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STEP 14: Create Your Business Plan

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Now, it is time to develop your business plan. While many people make the mistake of writing a business plan very early in their journey, it is recommended that you wait for many reasons.


Why Waiting is Wise: Crafting a Business Plan After Proving Your Concept


You might've heard the adage, "Measure twice, cut once." It emphasizes preparation and certainty before making a significant move. In the world of startups and businesses, a similar principle applies. While the idea of drafting a business plan sounds like the logical first step, there's immense wisdom in waiting until your concept is proven. Let's dive into why:


1. Grounded Reality:

When your concept is proven, your business plan shifts from theoretical assumptions to data-driven facts. You're no longer projecting or assuming; you're planning based on what you know works.


2. Efficient Resource Utilization:

Writing a business plan requires a significant investment of time and often money. If your concept changes drastically after initial testing, all that effort could become redundant.


3. Investor Attraction:

When you approach potential investors with a business plan post-concept validation, you come with evidence. It's more compelling to present something that's already showing promise.


Steps to Creating a Robust Business Plan:


1. Executive Summary:

This is the appetizer for what's to come. Briefly describe your company, its mission, and its unique selling proposition.


2. Business Description:

Dive deep into the nature of your business, the problem it solves, and the industry landscape.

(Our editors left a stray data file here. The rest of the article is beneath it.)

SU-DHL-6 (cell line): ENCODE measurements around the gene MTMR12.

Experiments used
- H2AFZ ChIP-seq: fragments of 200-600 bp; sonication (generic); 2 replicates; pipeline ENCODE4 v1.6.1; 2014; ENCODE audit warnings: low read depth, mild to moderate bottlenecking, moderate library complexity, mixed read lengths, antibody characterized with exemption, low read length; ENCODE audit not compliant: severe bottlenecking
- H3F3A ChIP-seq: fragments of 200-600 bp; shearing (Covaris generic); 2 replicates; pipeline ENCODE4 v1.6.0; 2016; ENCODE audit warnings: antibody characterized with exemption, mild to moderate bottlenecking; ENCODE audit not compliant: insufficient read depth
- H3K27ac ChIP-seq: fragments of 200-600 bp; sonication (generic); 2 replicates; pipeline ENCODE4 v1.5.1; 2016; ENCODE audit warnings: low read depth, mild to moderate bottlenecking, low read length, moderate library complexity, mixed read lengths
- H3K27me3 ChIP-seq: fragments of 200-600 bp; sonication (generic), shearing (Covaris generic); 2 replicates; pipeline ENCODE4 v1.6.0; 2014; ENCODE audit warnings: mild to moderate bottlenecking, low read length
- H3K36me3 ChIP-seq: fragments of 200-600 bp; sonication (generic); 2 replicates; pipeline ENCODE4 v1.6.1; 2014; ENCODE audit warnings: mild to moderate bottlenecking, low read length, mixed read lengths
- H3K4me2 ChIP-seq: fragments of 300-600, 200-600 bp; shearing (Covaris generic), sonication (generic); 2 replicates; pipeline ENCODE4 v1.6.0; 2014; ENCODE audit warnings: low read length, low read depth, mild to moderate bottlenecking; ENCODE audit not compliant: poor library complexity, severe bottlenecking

3. Market Analysis:

Here's where your proven concept shines. Use real data to explain the potential market size, segments, and how you fit into the landscape.


4. Competitive Analysis:

Highlight your competition and how your product/service stands out.


5. Design & Development:

Describe your product/service, its lifecycle, and your R&D plans.


6. Sales & Marketing Strategy:

Outline how you'll attract and retain customers.


7. Operations & Management:

Detail your business's daily operations, team structure, and responsibilities.


8. Financial Projections:

Present your forecasted revenue, monthly expenses, projected profit, and loss statement. A proven concept will enable more accurate projections.


9. Funding Request:

If seeking investment, specify how much you're asking for and how you plan to use the capital.


10. Appendix:

Any additional resources, references, charts, or graphs.





YouTube Video Suggestions:


"How to Write a Business Plan To Start Your Own Business" by Young Entrepreneurs Forum - A comprehensive walkthrough of business plan essentials.




"How To Write a Business Plan Step by Step + Template" by Gillian Perkins - A step-by-step guide with a template to make your process smoother.



For a clear and concise book explanation of how to not just write a business plan but also for all the essentials on what you need to launch a business one can be found here


Remember, your business plan isn't a static document. It'll evolve as your business grows. But by waiting until your concept is proven, you're laying a foundation built on solid ground, making it more likely to stand the tests of time and market fluctuations. It is also important to consult with a professional, even if for a plan review, to make sure its adequate to attract favorable investment and/or financing terms.

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